The best of pumpkin pie in a frozen custard, Double (Fresh) Ginger Pumpkin Custard Ice Cream will remind you of the best pumpkin pie you’ve ever had! A pumpkin custard base gets a flavor boost with fresh ginger paste, grated fresh nutmeg, cinnamon, allspice, and cloves. Garnished with candied ginger, this flavor bomb may become your favorite fall dessert!
Lots of memories went into creating Double (Fresh) Ginger Pumpkin Custard Ice Cream. My mom was adamant that cooked custard was the ONLY way to make ice cream. Homemade ice cream was almost always on the agenda for our huge family gatherings in sunny southern California where I grew up. My mom’s family (at that time) all lived in the area, and when we all got together, we must have numbered close to 50… at least in my childish mind. 😀 Of course muscles were strengthened and much fun was had as the hand-crank freezers were passed around. I’m sure my momma’s frozen custard always disappeared first!
PIE. OMG! My mom was renowned for her pies, and her flaky pie crusts. She taught me her fool proof vegetable oil crust which I continue to make all these years later. It’s funny how my best memories of my momma always involve food!
Mom’s pumpkin pie was special. She knew just how to spice the pumpkin. Have you ever popped a bite of gorgeous pumpkin pie into your mouth only to be disappointed by the bland flavor? I’m convinced the “guilty party” with all those bland pumpkin pies is that little plastic container of “pumpkin pie spice” that has migrated to the rear of the spice cabinet and gets pulled out once a year until it’s gone… five or ten years? Just don’t! 😆
So my goal with this fall ice cream was to create a frozen dessert reminiscent of fall and pumpkin pie, both in flavor and texture. What better way to accomplish that then with a custard (cooked egg) based pumpkin mixture flavored with fresh ginger and nutmeg, and plenty of cinnamon, allspice, and cloves from this year’s bottles? I’m being a bit ornery here, but PLEASE get in the habit of using fragrant spices! If you open a bottle/jar, and you can’t readily smell what you’re looking at, it’s time to toss it. I buy my spices in the smallest quantities possible unless it’s something like cumin that I use almost daily. I transfer the spices to small mason jars with tight screw caps.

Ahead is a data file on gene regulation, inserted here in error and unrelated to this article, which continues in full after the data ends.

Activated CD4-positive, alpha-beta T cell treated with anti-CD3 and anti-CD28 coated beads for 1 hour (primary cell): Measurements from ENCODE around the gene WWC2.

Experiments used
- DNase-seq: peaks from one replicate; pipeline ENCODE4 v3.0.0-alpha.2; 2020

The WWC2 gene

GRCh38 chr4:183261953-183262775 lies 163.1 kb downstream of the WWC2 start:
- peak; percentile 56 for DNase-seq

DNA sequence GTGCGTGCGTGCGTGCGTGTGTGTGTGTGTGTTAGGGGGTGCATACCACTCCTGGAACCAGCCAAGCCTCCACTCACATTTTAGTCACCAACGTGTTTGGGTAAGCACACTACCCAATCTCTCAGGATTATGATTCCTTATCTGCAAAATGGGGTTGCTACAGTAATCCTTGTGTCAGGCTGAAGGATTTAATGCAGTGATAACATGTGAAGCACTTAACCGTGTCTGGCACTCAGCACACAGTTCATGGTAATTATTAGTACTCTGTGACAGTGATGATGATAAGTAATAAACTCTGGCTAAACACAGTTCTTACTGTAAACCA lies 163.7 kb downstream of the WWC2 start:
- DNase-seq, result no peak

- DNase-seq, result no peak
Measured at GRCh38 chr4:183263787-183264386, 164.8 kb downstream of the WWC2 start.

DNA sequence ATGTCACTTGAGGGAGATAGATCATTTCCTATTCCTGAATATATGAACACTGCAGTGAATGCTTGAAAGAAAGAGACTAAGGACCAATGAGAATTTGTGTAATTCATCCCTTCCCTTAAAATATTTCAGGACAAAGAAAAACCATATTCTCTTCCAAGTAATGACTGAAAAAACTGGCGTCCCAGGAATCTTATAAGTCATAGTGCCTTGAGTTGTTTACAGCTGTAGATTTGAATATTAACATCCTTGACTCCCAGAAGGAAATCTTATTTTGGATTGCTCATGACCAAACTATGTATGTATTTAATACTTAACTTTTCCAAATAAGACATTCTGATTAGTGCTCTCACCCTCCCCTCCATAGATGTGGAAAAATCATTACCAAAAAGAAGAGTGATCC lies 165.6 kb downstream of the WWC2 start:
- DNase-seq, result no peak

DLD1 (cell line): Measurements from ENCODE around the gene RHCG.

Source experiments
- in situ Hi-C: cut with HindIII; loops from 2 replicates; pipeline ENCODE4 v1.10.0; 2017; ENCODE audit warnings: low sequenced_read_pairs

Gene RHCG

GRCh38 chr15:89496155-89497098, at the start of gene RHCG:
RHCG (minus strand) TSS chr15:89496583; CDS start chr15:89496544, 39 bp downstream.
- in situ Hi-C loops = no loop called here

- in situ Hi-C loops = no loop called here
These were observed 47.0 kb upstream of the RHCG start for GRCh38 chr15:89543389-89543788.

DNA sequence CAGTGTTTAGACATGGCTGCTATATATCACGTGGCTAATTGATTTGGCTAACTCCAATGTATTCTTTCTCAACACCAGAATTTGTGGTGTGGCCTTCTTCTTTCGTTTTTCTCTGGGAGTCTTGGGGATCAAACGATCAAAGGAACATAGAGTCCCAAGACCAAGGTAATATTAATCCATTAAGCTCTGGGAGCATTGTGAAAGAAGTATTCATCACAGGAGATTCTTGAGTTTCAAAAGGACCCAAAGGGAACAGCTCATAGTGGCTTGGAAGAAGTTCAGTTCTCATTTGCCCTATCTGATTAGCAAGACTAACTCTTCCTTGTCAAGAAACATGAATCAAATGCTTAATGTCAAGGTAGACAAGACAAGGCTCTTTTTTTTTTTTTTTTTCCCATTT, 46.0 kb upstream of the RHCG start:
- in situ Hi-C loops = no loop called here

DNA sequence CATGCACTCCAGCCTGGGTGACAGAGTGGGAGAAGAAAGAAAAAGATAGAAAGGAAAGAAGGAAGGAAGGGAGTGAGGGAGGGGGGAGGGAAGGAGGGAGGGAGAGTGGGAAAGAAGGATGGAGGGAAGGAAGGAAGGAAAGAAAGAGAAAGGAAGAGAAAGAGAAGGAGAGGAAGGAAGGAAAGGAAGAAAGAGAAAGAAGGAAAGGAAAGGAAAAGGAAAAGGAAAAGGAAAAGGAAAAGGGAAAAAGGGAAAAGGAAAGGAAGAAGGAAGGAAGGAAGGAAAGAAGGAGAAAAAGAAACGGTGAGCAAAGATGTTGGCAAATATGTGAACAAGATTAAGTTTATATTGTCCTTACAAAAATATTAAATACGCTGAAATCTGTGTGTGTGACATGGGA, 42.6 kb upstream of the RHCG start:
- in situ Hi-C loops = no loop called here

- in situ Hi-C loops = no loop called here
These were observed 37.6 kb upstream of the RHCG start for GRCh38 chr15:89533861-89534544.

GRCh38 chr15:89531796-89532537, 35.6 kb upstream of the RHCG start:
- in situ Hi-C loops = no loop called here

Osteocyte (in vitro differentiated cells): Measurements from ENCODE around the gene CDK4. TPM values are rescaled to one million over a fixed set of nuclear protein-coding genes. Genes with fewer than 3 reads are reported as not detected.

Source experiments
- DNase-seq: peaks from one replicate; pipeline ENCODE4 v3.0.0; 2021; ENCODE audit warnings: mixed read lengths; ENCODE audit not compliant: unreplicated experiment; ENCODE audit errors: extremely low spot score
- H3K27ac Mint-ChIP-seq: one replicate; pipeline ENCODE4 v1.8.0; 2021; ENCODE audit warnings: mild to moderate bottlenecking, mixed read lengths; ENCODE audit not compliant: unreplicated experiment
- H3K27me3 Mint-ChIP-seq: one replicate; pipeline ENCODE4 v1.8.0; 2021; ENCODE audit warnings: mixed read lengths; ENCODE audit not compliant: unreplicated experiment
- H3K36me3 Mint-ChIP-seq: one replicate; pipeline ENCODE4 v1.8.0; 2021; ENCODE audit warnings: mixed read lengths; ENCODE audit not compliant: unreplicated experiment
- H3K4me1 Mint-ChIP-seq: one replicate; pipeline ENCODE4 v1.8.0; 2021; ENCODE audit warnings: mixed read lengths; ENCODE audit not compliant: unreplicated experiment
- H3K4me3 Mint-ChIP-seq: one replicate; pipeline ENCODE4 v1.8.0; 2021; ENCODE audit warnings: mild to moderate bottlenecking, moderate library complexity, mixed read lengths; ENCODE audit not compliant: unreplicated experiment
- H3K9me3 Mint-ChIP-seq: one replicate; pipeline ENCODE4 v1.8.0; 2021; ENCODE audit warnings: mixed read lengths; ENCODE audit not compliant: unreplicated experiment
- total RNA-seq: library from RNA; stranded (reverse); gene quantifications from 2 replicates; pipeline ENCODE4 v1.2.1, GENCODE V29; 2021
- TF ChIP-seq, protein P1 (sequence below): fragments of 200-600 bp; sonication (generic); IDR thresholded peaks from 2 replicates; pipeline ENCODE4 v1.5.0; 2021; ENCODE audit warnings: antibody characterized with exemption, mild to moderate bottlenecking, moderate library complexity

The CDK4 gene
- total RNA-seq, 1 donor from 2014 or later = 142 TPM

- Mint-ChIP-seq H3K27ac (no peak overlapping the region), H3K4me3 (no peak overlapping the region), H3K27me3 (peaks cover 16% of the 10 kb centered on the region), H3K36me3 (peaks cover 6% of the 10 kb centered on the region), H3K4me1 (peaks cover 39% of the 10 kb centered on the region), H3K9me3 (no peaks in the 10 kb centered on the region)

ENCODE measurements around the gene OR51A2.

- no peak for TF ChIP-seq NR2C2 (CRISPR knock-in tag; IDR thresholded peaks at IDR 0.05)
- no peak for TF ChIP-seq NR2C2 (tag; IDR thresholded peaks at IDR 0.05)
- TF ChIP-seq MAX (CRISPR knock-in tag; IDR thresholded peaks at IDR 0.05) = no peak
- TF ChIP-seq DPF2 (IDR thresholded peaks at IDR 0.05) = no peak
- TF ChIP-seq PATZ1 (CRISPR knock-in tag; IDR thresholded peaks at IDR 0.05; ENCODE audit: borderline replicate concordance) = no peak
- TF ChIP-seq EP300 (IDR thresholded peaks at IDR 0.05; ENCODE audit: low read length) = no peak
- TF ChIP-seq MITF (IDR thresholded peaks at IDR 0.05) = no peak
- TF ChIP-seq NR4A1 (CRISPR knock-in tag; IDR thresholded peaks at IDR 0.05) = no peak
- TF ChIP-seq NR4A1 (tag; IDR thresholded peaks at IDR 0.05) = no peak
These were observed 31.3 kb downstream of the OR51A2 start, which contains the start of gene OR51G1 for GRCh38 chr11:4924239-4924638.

Making Double (Fresh) Ginger Pumpkin Custard Ice Cream
Don’t be intimidated by the custard base. By definition, custard is milk or cream cooked with eggs. Start by gently heating the liquids (I specify buttermilk and coconut creamer) with the sea salt, brown sugar, honey, ginger paste, and pumpkin purée. Whisk regularly. When the mixture is hot (but not boiling), you will temper the eggs. Add the spices, using fresh grated nutmeg if at all possible. (The quality of the ingredients makes such a difference!) Chill the mixture before freezing. Lastly, garnish with slivers of candied ginger.
Important Note: Ginger paste is a fine purée of ginger with water. I use a commercial ginger paste available in my local HEB grocery. It is also available at my Asian market. You can, of course, make your own. The smoother texture of paste if preferable to minced ginger. Ground ginger is NOT a good substitute.